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Girls Will Be Boys: Mary Quant’s Fashion Revolution of the 1960s

Girls Will Be Boys: Mary Quant’s Fashion Revolution of the 1960s

Can the creation of the miniskirt or the utilization of a gingham print be seen as political decisions? In Mary Quant’s case? Absolutely.

The Victoria and Albert Museum in London is showcasing an exhibition featuring Britain’s most iconic fashion designer of the 1960s, Mary Quant. Her mission was to create clothes that could be worn by anyone and everyone. The easy-breezy, effortlessly-cool feel to her pieces made them wearable by all, and her clientele often deemed her pieces simply “pleasurable to wear.” While they possessed some conventional 1960s touches, her designs were incredibly unique and forward-thinking.

Design for a cowl neck minidress with mustard yellow tights by Mary Quant, about 1967.

“Quant’s daring but easy to wear style attracts a diverse and loyal clientele. Her clothes are worn by women of all backgrounds and ages, from celebrities to journalists, architects or other professional women at the heart of London’s creative industries, and mothers with young children.”

She sought to start a revolution with her fashion. In one of her pieces called “Bank of England” from 1962, Quant created a dress with formal tailoring, an enlarged collar and cuffs, and natty striped twill that is reminiscent of male styles and named after British banking institutions, a highly male dominated field. Quant created this dress as an allusion to the fact that during this time, women could not open bank accounts without a male relative’s permission.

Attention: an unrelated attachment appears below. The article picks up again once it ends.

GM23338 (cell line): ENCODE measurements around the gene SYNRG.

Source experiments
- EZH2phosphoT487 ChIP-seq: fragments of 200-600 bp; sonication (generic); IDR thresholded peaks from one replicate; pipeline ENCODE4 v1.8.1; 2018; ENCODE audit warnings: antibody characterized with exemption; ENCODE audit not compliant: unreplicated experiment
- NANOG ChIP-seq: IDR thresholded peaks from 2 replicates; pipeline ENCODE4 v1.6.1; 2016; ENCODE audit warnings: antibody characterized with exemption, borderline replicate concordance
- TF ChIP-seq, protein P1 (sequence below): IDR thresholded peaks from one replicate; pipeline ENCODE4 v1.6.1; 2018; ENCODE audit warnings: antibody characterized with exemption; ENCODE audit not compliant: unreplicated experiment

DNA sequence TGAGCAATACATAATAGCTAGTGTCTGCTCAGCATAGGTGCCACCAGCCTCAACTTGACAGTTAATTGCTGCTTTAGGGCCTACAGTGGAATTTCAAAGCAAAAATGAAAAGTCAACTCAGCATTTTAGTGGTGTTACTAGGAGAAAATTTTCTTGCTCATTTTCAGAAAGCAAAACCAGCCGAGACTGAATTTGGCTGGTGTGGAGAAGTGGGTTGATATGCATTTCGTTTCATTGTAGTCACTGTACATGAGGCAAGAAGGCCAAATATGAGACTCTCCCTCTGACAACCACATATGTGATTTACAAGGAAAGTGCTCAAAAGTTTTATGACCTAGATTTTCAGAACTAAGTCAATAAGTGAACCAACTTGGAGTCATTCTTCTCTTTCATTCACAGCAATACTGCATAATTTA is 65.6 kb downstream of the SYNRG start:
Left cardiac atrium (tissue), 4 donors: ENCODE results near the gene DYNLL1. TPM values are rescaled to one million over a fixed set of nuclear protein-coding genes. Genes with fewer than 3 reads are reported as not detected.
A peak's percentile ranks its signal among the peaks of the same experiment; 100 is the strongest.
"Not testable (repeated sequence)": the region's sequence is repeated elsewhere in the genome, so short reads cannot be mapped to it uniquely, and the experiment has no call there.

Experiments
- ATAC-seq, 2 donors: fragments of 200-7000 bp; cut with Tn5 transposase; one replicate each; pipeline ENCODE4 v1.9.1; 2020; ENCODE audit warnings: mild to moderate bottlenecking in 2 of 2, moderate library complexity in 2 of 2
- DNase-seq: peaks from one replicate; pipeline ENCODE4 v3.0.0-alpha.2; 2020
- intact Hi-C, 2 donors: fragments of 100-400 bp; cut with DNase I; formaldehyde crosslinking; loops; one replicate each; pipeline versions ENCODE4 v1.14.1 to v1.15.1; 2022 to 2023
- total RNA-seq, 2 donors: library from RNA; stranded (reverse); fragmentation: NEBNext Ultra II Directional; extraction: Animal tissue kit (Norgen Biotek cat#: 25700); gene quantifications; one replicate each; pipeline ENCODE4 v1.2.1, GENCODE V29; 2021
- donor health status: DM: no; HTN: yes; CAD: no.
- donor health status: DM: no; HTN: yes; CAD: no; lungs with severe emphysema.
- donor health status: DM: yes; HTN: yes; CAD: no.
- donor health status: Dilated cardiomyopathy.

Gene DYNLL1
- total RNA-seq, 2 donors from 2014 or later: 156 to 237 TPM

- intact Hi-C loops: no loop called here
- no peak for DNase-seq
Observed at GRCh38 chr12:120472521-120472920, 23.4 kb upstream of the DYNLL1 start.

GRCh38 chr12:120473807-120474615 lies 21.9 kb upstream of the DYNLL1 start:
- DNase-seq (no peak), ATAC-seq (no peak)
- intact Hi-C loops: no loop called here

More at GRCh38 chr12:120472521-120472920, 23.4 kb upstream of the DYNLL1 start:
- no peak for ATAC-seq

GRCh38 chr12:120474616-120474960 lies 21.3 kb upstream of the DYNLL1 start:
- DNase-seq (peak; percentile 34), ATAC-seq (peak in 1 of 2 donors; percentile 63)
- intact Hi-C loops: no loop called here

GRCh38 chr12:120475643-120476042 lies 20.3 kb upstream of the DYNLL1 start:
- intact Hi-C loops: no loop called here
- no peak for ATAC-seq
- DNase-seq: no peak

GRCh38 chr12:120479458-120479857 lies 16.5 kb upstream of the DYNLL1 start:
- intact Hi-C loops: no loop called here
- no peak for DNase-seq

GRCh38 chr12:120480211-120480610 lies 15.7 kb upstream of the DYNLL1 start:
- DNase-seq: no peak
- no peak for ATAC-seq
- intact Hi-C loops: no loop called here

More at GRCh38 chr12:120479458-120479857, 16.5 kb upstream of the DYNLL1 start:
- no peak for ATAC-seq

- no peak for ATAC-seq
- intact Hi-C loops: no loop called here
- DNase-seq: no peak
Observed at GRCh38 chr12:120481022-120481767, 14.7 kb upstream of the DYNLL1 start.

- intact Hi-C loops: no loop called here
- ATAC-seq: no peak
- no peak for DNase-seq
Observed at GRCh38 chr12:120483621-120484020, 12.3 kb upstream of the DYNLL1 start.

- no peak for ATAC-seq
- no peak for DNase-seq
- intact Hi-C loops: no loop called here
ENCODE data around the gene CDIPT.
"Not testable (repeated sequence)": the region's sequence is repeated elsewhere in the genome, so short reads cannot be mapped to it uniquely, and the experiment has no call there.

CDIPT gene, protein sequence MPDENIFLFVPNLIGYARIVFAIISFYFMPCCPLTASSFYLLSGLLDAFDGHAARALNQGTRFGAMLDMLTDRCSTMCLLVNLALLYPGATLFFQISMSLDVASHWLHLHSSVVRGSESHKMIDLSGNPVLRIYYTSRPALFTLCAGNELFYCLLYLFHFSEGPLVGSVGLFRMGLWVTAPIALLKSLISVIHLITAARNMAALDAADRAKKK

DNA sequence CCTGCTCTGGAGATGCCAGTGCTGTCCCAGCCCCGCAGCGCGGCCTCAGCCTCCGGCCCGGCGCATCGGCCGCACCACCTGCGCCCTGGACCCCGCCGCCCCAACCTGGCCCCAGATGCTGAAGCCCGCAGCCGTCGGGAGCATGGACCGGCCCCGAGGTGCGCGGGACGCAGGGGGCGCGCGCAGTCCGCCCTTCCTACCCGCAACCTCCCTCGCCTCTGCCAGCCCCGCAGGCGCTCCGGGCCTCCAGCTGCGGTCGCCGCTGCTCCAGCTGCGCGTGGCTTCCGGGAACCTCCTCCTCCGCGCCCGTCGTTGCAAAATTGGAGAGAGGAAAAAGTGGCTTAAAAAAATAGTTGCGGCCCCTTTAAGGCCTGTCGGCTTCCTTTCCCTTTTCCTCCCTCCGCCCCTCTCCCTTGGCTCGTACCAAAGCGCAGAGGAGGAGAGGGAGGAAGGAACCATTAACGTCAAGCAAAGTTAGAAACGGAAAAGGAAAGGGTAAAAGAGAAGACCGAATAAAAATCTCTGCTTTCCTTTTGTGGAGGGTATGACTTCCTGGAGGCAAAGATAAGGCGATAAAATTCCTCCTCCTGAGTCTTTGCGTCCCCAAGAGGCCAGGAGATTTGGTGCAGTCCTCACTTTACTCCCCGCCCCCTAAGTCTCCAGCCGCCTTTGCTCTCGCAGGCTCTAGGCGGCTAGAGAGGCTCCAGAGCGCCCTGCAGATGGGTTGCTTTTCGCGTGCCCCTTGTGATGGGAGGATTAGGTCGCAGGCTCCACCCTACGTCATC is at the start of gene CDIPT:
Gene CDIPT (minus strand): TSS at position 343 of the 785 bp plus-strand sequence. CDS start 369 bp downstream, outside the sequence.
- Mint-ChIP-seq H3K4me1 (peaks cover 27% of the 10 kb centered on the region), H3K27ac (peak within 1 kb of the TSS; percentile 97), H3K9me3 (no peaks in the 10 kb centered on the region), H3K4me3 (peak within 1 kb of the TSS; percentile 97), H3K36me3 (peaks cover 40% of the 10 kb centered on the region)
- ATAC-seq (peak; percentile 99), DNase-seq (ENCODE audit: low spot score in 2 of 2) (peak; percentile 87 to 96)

Quant’s “Bank of England” piece, used as a commentary about women’s inability to open bank accounts without permission of a male relative, 1962.

In addition, her fashion single-handedly facilitated dialogues surrounding sexuality and gender representation during a time where this conversation simply didn’t exist. The end of the 1960s saw a peak like never before in androgynous fashion––women realized that they were no longer limited by conventional female styles or silhouettes.

“Familiar masculine tropes of waistcoats, suits, trousers, and flat caps are made for the Ginger Group label, alongside little-girl dresses with ribbon and lace, romper suits and bloomer-style hot pants. These often provocative styles reflect increasingly relaxed attitudes in society towards sexuality in all its forms, reinforced legally by the decriminalization of homosexuality in 1967.”

The fashion designer and creator of the mini skirt Mary QUANT in her apartment in Dracott Place (Chelsea, London) thinking about her next creations. (Photo by Keystone-France/Gamma-Keystone via Getty Images)

She used fashion as a way to fight against the male gaze, allowing women to reclaim fashion as an art form of self-representation. Quant cared more about fashion making women feel good, than it existing for male spectatorship––and this perspective was particularly radical for the time.

Quant taught us that women can fight the patriarchy just by the clothes they decide to wear, miniskirts and all.

The Quant Exhibition will be on view at The Victoria and Albert Museum until Sunday, February 16.

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